I am, I say

(From January 13, 2009 newsletter)

I am.

These are the most powerful words a new freelancer or consultant can say (of course, when supplemented with a word or phrase that completes the thought). For instance, “I am a training consultant.” Or, “I am a writer.” Or, to tweak the pattern slightly, “I design” or “I advise” or “I plan.”

What all these statements have in common is that they state who we are in the present tense.

Take a stand–now

Now I’m not speaking as my former-English-teacher self here. It’s not the grammar, it’s the sense of identity that comes from telling ourselves, and telling others, who we are.

Consider the alternative, a vague statement of what we may do in the future. “I’m thinking of …,” or “I’d kind of like to …” or “I’m looking into…” or “Maybe I’ll…”

The difference seems slight at first. But in terms of moving a business forward, the difference is huge. It takes a certain decisiveness to tell the world what we do in the present tense.

Say it aloud. When networking or simply talking to friends, family and acquaintances, use the present tense. At the beginning–and perhaps even after we’ve been at the business for awhile–it can be difficult. We may have to consciously take this step, thinking about what we say to make the change.

When people tell us, “That’s nice,” it’s not nice.

When we speak vaguely about the future, no one can challenge or even question us. People respond with an equally vague–but positive–response: “That’s nice.’ Or, “Sounds good.” Or, “Great idea.” They won’t ask questions because they expect no answers.

Wimps describe their business in future tense

Future statements don’t engage others on either a practical or a spiritual plane. If you are looking for serendipity (unexpected opportunity!), this won’t coax its appearance.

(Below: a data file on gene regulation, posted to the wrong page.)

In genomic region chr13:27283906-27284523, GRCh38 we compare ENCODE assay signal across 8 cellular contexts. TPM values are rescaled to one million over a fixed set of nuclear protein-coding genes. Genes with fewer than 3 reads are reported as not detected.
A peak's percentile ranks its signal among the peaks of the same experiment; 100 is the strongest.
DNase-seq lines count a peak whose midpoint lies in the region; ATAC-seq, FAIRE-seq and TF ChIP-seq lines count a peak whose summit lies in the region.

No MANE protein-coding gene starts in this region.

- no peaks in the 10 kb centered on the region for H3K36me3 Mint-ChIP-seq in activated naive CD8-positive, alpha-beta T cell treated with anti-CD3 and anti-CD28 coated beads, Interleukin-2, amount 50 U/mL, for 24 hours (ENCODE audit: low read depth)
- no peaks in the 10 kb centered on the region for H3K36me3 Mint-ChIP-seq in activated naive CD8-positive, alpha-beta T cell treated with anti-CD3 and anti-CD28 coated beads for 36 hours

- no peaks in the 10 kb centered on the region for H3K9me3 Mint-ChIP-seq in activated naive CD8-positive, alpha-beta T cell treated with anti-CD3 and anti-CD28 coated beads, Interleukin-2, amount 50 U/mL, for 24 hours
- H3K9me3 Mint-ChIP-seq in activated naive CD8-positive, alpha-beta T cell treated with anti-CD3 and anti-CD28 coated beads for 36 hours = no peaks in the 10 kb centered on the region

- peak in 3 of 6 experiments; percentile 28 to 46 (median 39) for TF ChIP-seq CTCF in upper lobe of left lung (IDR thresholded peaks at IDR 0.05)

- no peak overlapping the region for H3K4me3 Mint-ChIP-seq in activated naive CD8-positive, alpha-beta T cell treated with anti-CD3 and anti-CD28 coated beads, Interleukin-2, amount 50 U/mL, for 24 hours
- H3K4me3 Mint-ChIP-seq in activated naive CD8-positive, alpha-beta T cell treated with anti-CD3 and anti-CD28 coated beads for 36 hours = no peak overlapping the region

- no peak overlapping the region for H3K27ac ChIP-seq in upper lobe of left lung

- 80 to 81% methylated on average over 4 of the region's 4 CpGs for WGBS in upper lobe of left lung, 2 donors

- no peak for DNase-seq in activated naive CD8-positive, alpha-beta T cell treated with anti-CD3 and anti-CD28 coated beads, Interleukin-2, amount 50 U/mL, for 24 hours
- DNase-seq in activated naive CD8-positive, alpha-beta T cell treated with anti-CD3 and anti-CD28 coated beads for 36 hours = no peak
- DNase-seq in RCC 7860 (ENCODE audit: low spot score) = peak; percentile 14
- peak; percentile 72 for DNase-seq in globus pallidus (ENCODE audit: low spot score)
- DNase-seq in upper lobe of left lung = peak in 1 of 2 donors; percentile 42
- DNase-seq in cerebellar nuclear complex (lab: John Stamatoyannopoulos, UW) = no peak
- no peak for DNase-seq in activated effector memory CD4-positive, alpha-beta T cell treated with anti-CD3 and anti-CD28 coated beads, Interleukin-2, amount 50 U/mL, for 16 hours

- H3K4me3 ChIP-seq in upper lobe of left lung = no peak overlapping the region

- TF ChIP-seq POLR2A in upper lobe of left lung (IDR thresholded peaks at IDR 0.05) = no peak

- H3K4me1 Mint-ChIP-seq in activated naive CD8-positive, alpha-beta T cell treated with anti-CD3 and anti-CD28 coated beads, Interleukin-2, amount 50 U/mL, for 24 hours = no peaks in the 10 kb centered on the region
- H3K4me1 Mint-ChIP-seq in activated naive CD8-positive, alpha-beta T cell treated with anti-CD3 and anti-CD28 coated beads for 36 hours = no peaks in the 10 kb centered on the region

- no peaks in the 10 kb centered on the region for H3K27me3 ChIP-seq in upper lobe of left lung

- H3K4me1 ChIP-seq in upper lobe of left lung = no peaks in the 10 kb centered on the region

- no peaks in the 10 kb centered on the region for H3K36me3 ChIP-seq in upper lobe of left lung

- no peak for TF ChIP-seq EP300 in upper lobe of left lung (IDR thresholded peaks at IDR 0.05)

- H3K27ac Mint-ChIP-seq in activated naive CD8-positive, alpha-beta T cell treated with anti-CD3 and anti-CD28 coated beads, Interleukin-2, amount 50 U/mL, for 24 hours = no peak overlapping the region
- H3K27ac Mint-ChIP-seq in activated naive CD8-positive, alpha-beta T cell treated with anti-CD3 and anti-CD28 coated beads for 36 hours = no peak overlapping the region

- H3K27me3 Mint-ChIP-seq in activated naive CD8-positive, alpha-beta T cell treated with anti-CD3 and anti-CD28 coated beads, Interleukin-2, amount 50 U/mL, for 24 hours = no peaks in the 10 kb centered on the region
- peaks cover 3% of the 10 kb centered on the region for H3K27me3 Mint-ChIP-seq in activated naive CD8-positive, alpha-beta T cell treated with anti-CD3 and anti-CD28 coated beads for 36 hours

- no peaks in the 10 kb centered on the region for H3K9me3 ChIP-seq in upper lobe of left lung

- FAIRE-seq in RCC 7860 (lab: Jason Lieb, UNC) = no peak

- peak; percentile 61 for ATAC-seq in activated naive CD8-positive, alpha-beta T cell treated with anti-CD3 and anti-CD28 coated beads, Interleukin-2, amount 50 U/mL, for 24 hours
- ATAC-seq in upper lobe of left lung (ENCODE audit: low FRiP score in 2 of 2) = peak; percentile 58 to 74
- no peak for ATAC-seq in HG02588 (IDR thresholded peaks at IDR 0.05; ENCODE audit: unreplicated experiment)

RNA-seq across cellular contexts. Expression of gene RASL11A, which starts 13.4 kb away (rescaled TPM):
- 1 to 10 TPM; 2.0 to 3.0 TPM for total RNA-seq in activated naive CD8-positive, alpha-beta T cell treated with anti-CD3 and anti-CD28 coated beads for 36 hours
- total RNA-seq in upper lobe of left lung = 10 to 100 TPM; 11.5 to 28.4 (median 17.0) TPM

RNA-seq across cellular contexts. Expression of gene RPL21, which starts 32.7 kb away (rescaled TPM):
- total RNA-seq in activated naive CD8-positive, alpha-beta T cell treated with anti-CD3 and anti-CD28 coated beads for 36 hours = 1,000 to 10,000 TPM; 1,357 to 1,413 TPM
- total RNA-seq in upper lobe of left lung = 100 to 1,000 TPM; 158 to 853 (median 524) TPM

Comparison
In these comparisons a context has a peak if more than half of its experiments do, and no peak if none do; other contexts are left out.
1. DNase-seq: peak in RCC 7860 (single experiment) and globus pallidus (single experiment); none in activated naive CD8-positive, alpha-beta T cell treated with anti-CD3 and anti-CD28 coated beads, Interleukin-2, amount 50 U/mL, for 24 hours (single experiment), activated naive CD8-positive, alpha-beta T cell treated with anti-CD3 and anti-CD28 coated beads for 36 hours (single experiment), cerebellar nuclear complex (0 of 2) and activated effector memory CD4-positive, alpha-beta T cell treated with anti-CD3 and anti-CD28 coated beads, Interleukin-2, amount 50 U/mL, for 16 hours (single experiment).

What we say is not etched in stone. There is nothing weak or embarrassing about refining our mission over time. Even after we print business cards or create websites, our visions continue to evolve. But speaking in the present sense helps us try on an identity and gauge how it fits.

At this point you may be thinking about elevator speeches and two-minute intros. While crafting snappy marketing messages may be in your future, for now, simply stating what you do in a word or two, in the present, is a brave step.


I’ll go first. Here’s who I am:

I coach and write. I help unemployed and underemployed people start earning money quickly by freelancing and consulting.

I’ve experienced everything that a new freelancer and consultant goes through, starting with my first “I am” as a freelance writer in 1992. As the sole support of three children, I focused intently on what earns money and pushed my niche definition and marketing efforts in the most lucrative directions appropriate to my background, skills and preferences.

Over time I’ve advised many others, first through casual conversations and then through more structured coaching, on how to start earning money quickly. With the launch of Stand Up 8 Times as a business, I’m expanding my reach.

Do you have an “I am”? How have you stepped into your identity? I would love to hear from you at Diana@StandUp8Times.com.


2 responses to “I am, I say

  1. I agree with your contention that the words we use make a psychological impact on how we think. I find myself describing what I am doing in weak wimpy terms and end up feeling bad, even apologetic! One of my promises to myself is that I will be more definite and bold in describing my job, though part of my problem is that I haven’t defined it completely….

    I am a PR and marketing communications consultant. I write press releases and copy for marketing materials. I do simple graphic design.

    I began as an assistant to a local chiropractor, learning marketing and PR from the ground up. Using what I learned there, I am now building my own business helping small businesses in my community get their messages out to the public via marketing materials and media.

    Thanks for your newsletter, Diana. It is a gem.

  2. Leslie,

    I think it is amazing that you are establishing your practice from learning on the job. What a non-traditional approach! I look forward to seeing your progress.


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